On May 31, Jigme Dorji Wangchuck National Referral Hospital (JDWNRH) in Thimphu received an emergency call from Samtse. A buffalo had gored a 47-year-old woman’s chest. The village is nine hours walk from the nearest road point. She had to be immediately evacuated.
With poor weather condition, she was evacuated on helicopter the next day with severe respiratory distress and in shock. Her heart rate had dropped. The emergency team and a health assistant resuscitated her and was flown to Thimphu.
She was treated at JDWNRH and went home after a week.
This would not have been possible without the help of a team called Bhutan Emergency Aeromedical Retrieval Team (BEAR), which comprises of three members – Doctor Charlie Haviland Mize, a resuscitation specialist, and two Bhutanese veteran emergency nurses with JDWNRH, Lhab Dorji and Kiran Diyali.
The team BEAR aims to supplement Bhutan’s ability to save lives and deliver cutting-edge resuscitation and critical care to patients in remote parts of Bhutan before ensuring their safe transport to definitive medical care.
The team was founded in May in collaboration with health ministry, JDWNRH and Royal Bhutan Helicopter Services Ltd (RBHSL) with the mission to save lives by providing intensive-care medicine wherever needed. The BEAR responds to any life-threatening emergencies with the Health Help Centre 112 to ensure that it is able to reach the patients in real need.
The idea of BEAR took shape in the fall of 2016 when a 14-year-old boy from Trashigang died after falling from a roof even after the medical team tried to save him. The boy died after his lungs collapsed although he was brought to JDWNRH.
Doctor Charlie said the team was heartbroken because the boy’s death could have been prevented with the right treatment at the right time.
“That was when it struck the three of us ‘what if we could find a means to deliver ICU-level emergency care anywhere in the country within an hour with a helicopter-based emergency/resuscitation team?’” Charlie said. “After months of works and training, the team BEAR was born.”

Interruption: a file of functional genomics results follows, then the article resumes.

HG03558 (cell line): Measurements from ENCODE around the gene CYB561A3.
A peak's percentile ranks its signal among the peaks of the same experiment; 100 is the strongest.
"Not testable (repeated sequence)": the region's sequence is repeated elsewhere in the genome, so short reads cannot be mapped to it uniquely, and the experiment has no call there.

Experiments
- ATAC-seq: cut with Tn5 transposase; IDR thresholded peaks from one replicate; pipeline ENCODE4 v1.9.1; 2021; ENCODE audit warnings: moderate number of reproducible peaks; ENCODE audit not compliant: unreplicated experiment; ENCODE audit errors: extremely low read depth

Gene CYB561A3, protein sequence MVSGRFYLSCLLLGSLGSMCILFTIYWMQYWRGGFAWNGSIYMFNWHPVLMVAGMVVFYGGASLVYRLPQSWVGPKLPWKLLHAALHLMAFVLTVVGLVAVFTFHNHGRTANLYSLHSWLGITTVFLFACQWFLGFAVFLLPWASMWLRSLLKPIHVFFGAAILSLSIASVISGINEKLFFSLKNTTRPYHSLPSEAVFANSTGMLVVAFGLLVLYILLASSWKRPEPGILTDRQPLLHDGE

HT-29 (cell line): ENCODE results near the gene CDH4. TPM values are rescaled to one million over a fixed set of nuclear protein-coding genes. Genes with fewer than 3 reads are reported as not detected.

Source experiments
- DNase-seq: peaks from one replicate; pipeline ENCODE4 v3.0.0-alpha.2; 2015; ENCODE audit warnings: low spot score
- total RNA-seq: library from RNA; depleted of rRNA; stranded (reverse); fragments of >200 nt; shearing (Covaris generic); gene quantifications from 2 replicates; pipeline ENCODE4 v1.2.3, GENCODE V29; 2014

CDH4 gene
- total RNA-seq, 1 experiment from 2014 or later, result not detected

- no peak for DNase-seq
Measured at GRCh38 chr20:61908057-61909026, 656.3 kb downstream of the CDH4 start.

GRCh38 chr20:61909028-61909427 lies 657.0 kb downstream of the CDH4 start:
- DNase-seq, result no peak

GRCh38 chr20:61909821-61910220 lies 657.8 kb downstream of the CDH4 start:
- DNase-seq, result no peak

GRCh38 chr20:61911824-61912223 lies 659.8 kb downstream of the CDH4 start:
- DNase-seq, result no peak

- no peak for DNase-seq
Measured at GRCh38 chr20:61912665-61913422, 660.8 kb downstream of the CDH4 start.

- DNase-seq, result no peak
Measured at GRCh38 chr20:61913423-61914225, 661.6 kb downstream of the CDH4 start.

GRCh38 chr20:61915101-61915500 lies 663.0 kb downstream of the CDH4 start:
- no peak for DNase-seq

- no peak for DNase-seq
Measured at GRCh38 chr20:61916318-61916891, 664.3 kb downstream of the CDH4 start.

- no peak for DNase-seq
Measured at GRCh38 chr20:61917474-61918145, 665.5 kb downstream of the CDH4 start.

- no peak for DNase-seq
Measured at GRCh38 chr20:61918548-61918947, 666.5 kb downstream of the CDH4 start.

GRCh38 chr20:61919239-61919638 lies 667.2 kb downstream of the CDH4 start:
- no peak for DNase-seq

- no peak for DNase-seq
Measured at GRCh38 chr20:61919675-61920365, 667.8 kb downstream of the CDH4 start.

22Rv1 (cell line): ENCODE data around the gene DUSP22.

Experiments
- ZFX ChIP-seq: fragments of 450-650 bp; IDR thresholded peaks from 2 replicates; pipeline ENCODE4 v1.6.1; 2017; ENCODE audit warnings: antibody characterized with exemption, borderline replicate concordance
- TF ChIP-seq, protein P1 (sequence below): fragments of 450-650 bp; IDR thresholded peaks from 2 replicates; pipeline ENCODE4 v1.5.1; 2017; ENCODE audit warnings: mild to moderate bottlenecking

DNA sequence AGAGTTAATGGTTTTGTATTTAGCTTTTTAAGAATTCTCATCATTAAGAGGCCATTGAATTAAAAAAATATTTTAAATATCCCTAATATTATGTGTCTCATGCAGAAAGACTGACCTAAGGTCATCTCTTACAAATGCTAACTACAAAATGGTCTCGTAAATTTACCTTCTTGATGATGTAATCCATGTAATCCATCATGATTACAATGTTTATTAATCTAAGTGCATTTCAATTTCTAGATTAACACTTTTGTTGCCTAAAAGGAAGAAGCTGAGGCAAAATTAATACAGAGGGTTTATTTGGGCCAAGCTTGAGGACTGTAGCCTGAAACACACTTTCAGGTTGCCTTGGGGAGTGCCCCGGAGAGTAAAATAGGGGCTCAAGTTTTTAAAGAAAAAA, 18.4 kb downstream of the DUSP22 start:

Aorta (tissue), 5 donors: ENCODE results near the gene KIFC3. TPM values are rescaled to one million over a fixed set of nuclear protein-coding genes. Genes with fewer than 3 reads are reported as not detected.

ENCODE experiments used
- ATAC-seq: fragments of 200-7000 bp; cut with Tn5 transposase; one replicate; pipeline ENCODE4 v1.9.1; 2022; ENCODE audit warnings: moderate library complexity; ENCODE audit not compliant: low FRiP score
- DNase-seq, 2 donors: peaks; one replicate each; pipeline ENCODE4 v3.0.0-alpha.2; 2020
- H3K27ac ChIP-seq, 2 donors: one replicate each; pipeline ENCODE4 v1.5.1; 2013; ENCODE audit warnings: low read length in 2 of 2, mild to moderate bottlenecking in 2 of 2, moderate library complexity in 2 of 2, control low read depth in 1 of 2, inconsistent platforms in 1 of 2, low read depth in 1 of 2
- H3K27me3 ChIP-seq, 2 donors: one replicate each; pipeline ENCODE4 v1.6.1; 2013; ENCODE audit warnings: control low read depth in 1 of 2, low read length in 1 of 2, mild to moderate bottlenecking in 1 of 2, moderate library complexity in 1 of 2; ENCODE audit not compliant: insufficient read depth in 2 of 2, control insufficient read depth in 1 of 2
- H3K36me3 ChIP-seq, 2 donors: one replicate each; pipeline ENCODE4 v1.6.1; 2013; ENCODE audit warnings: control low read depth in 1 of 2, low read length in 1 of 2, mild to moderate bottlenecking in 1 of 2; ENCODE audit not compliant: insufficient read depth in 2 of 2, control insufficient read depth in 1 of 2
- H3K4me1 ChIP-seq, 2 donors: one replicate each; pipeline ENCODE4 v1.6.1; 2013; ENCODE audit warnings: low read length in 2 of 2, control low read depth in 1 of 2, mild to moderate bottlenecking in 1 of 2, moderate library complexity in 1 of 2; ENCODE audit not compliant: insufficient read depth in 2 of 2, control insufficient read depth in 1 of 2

BEAR provides elite trauma and medical resuscitation to patients and undertake life-saving surgical procedures in BHUs or district hospitals or in an open field besides providing other medical attention.
A flight is staffed with two BEAR members, two resuscitation experts, a pilot-in-command pilot and a co-pilot from RBHSL. The JDWNRH keeps equipment dedicated for the BEAR team, like ventilators designed to use on board helicopter, surgical equipment, anesthetics, monitors for oxygen, carbon dioxide and oximetry, among others.
Team so far has saved 10 Bhutanese through the actions of BEAR since its establishment, Dr Charlie.
“The majority of cases the BEAR attends to are related to trauma, severe injury and its consequences,” he said, adding that the team also responds to severe medical and obstetric cases.
He said that to ensure the sustainability of BEAR, the team is currently training Bhutanese physicians to join the team both academically and physically to ensure their readiness. BEAR will charge the insurance of foreign tourists whenever they require medical evacuation, which would cover the cost to care for five Bhutanese.
To improve emergency services, Bhutan Foundation is in the process of campaigning to support and fund the BEAR by collecting donations from abroad.
Program Director, Tashi Tshering Dukpa, said the funds would be used to buy the different equipment required by the BEAR and to enhance capacity building.
Meanwhile, officials from the emergency medical service division with the health ministry, said that earlier, when the emergency evacuation was performed, a health official would fly with the patient but had to return via road, which was a problem.
“But today it is different. we’ve a team that goes to the spot, treat on board, and fly back,” an official said. “We’re also planning to train a team in Paro so that a team would be ready in Paro to fly directly instead of first flying to Thimphu to collect the team and then go back to the spot.”
The ministry has so far evacuated 193 patients on emergency at the cost of Nu 178,000 per hour for the helicopter.
BEAR recently treated a woman from Zhemgang, who suffered from florid cardiopulmonary failure. The team took ‘high-risk’ anesthesia induction.
Yangchen C Rinzin